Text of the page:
The conventional wisdom about the causes of heart attacks has long held that about half are lifestyle related (diet and exercise, or the lack thereof) and the other half result from bad genes or bad luck.

Two major unrelated studies have proved, however, that about 90% of heart attack victims have one or more of the following "risk factors": smoking, diabetes, high cholesterol and high blood pressure.

Researchers have concluded that almost all of the 650,000 heart attacks that occur in the United States could have been prevented through diet and exercise.


Reader Feedback

Dear Amira,
I printed up all your newsletters last night, put them in a binder, took them home and read them all. I really enjoy your positive attitude and manner of expressing yourself. I am also very impressed with how you have responded to your "critics" in a positive and informational way. The information you present is clear, concise and inspiring.

I'm looking forward to next weeks article on how to reduce bad fats. I've always tried to make healthy food choices, although I am not a vegetarian and am not strictly organic. I've heard about trans fats in the media but hadn't really looked closely at them because I think my normal healthful diet doesn't include much of them. Lately I've been thinking I should learn more about trans fats and am thrilled to find your newsletters just as you are bringing that up.
J. A., Santa Cruz, CA



Vegetarian Organic Recipe of the Week



Click on the picture for a closer look!

Tofu and Veggie Curry (vegan)
Serves 4 to 6

Tofu and curry are a wonderful combination. This succulent and nutritious dish is very quick to make so it’s a good candidate for extremely busy days. Although the recipe calls for light coconut milk, it’s still a low-fat dish with rich taste rich. Serve with some brown rice to complement it well.

Preparation time: 5 minutes Cooking time: 20 minutes Equipment: Food processor or blender

Get ingredients ready (use organic ingredients if possible)
2 tablespoons safflower or canola oil
4 fresh garlic cloves
½ small onion
1 cup fat-free vegetable broth or stock
1 cup regular soy milk (fresh or aseptic)
1 (14 oz) can light coconut milk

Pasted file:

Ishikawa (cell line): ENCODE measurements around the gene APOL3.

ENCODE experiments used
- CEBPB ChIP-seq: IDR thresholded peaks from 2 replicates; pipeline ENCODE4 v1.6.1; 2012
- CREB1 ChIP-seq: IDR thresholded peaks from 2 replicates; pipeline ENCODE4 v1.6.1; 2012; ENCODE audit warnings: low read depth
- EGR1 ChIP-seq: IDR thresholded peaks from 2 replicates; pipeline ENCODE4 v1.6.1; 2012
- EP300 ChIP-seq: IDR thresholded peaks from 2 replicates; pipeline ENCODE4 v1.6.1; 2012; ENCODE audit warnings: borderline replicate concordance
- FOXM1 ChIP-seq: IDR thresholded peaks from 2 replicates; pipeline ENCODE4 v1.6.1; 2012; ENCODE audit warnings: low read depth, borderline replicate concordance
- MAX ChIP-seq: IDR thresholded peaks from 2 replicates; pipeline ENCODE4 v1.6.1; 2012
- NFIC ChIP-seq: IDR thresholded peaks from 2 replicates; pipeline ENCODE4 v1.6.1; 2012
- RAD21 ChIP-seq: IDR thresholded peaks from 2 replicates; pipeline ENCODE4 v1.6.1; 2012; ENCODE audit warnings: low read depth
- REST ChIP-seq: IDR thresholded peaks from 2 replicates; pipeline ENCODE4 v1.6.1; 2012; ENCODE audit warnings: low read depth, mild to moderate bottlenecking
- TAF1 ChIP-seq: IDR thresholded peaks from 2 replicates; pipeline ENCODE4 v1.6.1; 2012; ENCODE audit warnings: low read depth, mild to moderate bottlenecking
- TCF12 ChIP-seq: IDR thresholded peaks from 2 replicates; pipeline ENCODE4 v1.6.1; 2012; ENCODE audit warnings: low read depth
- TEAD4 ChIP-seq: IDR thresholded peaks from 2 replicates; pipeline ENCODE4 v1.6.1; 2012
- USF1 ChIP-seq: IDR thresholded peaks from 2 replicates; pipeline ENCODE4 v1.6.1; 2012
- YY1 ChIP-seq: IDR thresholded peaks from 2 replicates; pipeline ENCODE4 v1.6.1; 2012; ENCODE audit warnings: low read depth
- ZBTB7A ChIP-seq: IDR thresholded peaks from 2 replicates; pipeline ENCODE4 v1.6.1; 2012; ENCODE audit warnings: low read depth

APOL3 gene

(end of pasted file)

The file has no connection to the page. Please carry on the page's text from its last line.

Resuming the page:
2 teaspoons curry powder
1 teaspoon cumin
1 tablespoon fresh grated ginger root or 1 teaspoon ground ginger
⅛ teaspoon paprika
⅛ teaspoon cayenne pepper (optional for more spiciness)
1 (20 oz) fresh firm tofu cut in ½ inch cubes
1 cup fresh or frozen corn kernels
1 cup frozen peas
1 cup fresh grated carrots
3 tablespoons fresh chopped cilantro
Sea salt and freshly ground pepper

1. Heat oil in a large pot over low heat. Meanwhile, process garlic and onions in the food processor or blender until finely chopped.

2. Add garlic and onion mixture to oil and sauté on low heat for 3 minutes. Add broth, soy milk and coconut milk, curry, cumin, ginger, paprika and cayenne to garlic and onions mixing well, cover with lid and cook for 2 minutes.

3. Add tofu, cover with lid and cook for 7 minutes over low to medium heat. Add corn, peas, carrots and cilantro and continue to cook for another 8 minutes. Add salt and ground pepper to taste. Serve any time. Leftovers will keep in the fridge for a couple of days.

Cook’s tip: Make this dish earlier in day or even one day before and refrigerate as it will taste better after it sits for a while.


 

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This newsletter is not intended to provide and replace medical advice. The author and editor expressly disclaim all responsibility for any adverse effects resulting from any information, diet or exercise suggestions. It is imperative that the advice of a physician is sought before any diet or exercise programs are adopted.

Copyright© 2003 By Amira Elgan. All Rights Reserved.